Digital tools like HappyNeuron Pro provide a platform to practice cognitive skills, but you have to help your patients understand the purpose of their practice and how it transfers into everyday life.
The transfer of skills from one setting into another is called generalization. The process that fosters behavior change following cognitive intervention is called bridging.
Bridging aims to achieve generalization, but can only do so with guidance from the therapist.
With HappyNeuron Pro, you can select exercises for your patients to perform at home and in the clinic. For example, your patient may tell you: “I have trouble remembering faces and names. It’s hard for me to go to family events because I get distracted and overwhelmed seeing people because I don’t remember their names or things about them”.
This patient is describing deficits in executive function, visual and auditory memory, and attention. HappyNeuron Pro offers exercises that target these areas. A sample workout plan from HappyNeuron Pro that can be used to improve these cognitive skills would include exercises such as I Remember You!. Gulf Stream, You’ve Got Voicemail!, Hurray for Change!, An American in Paris, and Two-Timing. While this is a short-workout plan, HappyNeuron Pro offers a variety of exercises that you can use with your patients to target various domains of cognition.
Taking the above workout plan, you would have your patient perform an exercise under your supervision to ensure they understand how to access and use the digital tool. While they’re working with you, you’d be sure they’d be approaching each other, what strategies they’re using to complete the exercises, what did they enjoy, and what did they think they can do better on.
You would then send them a workout and review their results before their next session. The areas your patient is struggling with would become your focus for future therapy sessions. Thus, the home practice would allow you to better tailor your therapy so that your patients are practicing the skills they are weakest in.
Once your patients have practiced their skills, it is time to see how they are translating into real life. You can do this by creating mock scenarios, such as a party, or by exposing them to an environment where they would normally use the skills.
Bridging will look different for individual and group sessions. It is typically recommended to do bridging as a group activity to foster social interaction and encourage diversity of strategies.
A suggestion for a bridging activity would be a mock party.
You can set up a mock party and have participants share their name, where they are from, and their favorite color. Each participant would be asked to share details about a person they had not met before. You would then discuss what strategies they used to remember a person’s name, what their favorite color was, and how they remembered the faces of the people they interacted with.
You would write these strategies on a board and discuss each person’s approach. You would connect these strategies to the therapeutic intervention you are doing, and emphasize the importance of the practice your patient’s are doing at home and during therapy with you.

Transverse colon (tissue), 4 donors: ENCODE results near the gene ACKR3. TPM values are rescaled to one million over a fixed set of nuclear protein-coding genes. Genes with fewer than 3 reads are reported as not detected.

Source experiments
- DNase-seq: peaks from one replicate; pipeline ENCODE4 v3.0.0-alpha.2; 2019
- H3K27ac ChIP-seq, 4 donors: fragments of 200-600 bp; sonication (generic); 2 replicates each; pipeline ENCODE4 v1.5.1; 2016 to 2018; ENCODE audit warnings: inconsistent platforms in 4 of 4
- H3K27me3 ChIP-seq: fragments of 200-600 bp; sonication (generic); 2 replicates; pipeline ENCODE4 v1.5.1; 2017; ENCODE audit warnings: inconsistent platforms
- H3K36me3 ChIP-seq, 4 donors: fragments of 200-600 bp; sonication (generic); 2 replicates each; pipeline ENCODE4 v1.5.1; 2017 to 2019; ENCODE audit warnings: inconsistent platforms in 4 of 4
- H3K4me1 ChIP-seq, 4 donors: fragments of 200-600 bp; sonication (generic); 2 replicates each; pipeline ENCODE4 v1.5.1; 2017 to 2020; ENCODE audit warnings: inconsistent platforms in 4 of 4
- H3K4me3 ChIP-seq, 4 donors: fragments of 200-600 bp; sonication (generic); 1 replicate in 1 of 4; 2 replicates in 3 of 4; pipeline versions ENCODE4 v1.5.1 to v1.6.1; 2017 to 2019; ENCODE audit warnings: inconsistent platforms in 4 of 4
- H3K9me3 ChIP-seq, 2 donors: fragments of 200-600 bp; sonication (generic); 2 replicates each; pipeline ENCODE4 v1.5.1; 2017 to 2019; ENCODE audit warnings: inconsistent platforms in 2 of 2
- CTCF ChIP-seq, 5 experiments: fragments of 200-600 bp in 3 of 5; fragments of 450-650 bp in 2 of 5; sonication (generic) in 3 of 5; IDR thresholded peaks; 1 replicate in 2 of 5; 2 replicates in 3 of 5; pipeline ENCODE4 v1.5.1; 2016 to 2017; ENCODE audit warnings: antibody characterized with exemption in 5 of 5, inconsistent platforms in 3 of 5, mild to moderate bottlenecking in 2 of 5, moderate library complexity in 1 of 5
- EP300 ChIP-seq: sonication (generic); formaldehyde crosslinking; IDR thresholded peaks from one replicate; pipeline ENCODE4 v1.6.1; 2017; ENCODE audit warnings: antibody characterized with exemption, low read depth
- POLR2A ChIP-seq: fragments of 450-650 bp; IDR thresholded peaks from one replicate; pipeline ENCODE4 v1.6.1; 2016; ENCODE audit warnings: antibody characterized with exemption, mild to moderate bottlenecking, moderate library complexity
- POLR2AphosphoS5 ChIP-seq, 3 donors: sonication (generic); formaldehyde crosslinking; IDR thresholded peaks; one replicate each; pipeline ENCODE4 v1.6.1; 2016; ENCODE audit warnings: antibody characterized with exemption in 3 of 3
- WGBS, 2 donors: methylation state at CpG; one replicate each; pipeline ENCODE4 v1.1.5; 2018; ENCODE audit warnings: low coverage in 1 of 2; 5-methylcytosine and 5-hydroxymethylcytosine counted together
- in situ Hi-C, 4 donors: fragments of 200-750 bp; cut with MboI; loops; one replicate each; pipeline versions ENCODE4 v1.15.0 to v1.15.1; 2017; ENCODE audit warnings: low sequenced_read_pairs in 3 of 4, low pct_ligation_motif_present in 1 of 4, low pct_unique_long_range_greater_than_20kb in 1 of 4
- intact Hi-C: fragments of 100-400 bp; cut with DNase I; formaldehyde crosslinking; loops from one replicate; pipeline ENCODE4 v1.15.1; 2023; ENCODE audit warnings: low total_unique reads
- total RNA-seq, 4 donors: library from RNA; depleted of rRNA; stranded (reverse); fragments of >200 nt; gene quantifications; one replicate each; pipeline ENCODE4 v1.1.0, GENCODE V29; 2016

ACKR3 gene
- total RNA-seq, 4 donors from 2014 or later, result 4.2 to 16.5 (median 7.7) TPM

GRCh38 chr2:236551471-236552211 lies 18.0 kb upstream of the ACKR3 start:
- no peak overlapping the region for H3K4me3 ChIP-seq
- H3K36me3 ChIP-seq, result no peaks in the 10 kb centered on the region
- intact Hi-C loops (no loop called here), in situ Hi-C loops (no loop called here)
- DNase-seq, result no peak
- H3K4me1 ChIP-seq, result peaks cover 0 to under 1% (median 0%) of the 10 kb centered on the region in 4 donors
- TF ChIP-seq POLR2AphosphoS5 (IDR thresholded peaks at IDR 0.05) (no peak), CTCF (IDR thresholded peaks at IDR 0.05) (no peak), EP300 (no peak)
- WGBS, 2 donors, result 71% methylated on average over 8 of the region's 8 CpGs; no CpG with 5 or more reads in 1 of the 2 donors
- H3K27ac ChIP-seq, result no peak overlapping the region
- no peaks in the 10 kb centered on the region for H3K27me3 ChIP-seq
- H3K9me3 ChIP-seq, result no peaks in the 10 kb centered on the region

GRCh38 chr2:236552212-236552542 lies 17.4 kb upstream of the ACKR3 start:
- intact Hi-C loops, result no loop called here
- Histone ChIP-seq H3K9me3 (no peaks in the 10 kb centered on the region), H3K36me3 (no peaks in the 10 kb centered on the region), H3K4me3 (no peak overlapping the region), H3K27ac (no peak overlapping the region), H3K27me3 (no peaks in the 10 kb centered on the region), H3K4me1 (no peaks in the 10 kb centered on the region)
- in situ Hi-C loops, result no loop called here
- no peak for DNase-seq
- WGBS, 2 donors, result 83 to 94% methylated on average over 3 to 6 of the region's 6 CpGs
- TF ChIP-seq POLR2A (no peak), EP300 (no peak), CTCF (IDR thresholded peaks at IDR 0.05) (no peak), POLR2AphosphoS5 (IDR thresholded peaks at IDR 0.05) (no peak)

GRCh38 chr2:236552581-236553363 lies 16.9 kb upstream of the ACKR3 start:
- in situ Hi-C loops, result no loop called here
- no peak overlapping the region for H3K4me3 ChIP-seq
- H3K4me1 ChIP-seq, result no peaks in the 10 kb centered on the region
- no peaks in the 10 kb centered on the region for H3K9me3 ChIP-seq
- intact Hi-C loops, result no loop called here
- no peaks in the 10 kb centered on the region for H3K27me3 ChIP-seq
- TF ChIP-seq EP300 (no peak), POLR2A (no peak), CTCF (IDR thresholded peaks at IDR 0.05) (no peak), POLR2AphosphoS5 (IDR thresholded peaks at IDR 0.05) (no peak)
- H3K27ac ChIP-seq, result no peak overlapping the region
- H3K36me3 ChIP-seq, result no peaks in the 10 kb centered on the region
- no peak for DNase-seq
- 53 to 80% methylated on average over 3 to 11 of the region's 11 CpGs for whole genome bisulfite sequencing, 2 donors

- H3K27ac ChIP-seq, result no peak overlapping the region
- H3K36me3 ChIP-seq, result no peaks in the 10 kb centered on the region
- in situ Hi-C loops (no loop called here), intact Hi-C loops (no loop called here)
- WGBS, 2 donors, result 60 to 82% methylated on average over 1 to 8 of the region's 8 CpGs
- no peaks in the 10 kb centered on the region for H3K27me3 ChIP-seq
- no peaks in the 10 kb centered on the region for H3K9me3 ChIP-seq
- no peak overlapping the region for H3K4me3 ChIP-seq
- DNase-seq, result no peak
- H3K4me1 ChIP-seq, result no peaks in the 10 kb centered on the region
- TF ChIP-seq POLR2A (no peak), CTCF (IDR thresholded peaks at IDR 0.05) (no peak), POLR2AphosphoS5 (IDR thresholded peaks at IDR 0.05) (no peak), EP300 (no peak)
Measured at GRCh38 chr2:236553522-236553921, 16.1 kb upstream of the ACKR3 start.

For individual bridging, you could print pictures of people that your patient knows and add some unfamiliar faces. You would write on the back of each picture a person’s favorite color, where they are from, and their name. Your patient would study each card, of which you would then quiz them by only showing them the faces of the people they met. You would ask “what is this person’s name? where are they from? what is their favorite color?”, and go over the strategies they used to remember this information.
With bridging, you need to get creative and replicate situations in daily life that are important for your patient.
For guidance on bridging, you can purchase Alice Medalia and Chris Bowie’s Cognitive Remediation Guide to Improve Functional Outcomes .
After bridging activities are completed, it is important to reflect on what was done prior to the exercise, during the exercise, and what would be done afterwards for optimal outcomes. This allows the patient and therapist to reflect on how to proceed with therapy and adjust treatment plans as necessary.
HappyNeuron Pro can be part of your therapeutic toolkit as you conduct cognitive remediation therapy in your setting. What is important is that you provide your patients stimulating activities that they can translate into their lives. Bridging is the process that fosters change by connecting home practice, therapy sessions, and real-world situations.
Page last updated on Aug 2,2019
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It was just enjoyable to see the results right at the moment. So once a patient is done with the group, I was able to get the results immediately and see what they did well on and what needed to still be improved. HappyNeuron Pro is just easy and accessible.
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We love this program! One of my success stories was the man who had a stroke. As a matter of fact, everybody noticed his progress after using HappyNeuron Pro.
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